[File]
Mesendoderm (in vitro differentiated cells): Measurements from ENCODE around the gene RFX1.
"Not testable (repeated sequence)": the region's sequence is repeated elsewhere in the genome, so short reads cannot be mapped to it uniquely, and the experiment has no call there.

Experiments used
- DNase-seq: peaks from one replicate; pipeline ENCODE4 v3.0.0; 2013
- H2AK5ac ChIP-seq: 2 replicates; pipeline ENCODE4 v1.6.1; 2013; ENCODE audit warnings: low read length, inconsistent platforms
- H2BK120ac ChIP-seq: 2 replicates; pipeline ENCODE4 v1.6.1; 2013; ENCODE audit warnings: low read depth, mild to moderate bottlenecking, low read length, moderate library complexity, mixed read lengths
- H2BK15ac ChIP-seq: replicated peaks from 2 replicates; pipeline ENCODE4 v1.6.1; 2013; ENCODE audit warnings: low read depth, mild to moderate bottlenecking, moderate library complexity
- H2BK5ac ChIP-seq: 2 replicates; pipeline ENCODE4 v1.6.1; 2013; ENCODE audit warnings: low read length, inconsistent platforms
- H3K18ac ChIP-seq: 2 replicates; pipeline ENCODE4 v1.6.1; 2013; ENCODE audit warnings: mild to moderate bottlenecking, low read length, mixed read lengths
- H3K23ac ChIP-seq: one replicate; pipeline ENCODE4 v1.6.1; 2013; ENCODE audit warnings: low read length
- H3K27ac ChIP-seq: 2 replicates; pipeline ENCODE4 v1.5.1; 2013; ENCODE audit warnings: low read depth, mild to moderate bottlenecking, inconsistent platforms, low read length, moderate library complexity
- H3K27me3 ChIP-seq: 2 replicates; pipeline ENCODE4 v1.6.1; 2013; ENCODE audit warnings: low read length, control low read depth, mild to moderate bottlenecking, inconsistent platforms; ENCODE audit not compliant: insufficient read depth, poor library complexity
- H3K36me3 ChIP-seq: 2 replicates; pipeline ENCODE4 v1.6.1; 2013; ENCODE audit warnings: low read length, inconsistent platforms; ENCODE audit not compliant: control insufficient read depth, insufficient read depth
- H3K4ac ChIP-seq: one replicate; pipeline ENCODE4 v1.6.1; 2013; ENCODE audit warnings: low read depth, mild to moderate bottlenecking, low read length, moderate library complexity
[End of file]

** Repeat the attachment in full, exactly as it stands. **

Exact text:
Mesendoderm (in vitro differentiated cells): Measurements from ENCODE around the gene RFX1.
"Not testable (repeated sequence)": the region's sequence is repeated elsewhere in the genome, so short reads cannot be mapped to it uniquely, and the experiment has no call there.

Experiments used
- DNase-seq: peaks from one replicate; pipeline ENCODE4 v3.0.0; 2013
- H2AK5ac ChIP-seq: 2 replicates; pipeline ENCODE4 v1.6.1; 2013; ENCODE audit warnings: low read length, inconsistent platforms
- H2BK120ac ChIP-seq: 2 replicates; pipeline ENCODE4 v1.6.1; 2013; ENCODE audit warnings: low read depth, mild to moderate bottlenecking, low read length, moderate library complexity, mixed read lengths
- H2BK15ac ChIP-seq: replicated peaks from 2 replicates; pipeline ENCODE4 v1.6.1; 2013; ENCODE audit warnings: low read depth, mild to moderate bottlenecking, moderate library complexity
- H2BK5ac ChIP-seq: 2 replicates; pipeline ENCODE4 v1.6.1; 2013; ENCODE audit warnings: low read length, inconsistent platforms
- H3K18ac ChIP-seq: 2 replicates; pipeline ENCODE4 v1.6.1; 2013; ENCODE audit warnings: mild to moderate bottlenecking, low read length, mixed read lengths
- H3K23ac ChIP-seq: one replicate; pipeline ENCODE4 v1.6.1; 2013; ENCODE audit warnings: low read length
- H3K27ac ChIP-seq: 2 replicates; pipeline ENCODE4 v1.5.1; 2013; ENCODE audit warnings: low read depth, mild to moderate bottlenecking, inconsistent platforms, low read length, moderate library complexity
- H3K27me3 ChIP-seq: 2 replicates; pipeline ENCODE4 v1.6.1; 2013; ENCODE audit warnings: low read length, control low read depth, mild to moderate bottlenecking, inconsistent platforms; ENCODE audit not compliant: insufficient read depth, poor library complexity
- H3K36me3 ChIP-seq: 2 replicates; pipeline ENCODE4 v1.6.1; 2013; ENCODE audit warnings: low read length, inconsistent platforms; ENCODE audit not compliant: control insufficient read depth, insufficient read depth
- H3K4ac ChIP-seq: one replicate; pipeline ENCODE4 v1.6.1; 2013; ENCODE audit warnings: low read depth, mild to moderate bottlenecking, low read length, moderate library complexity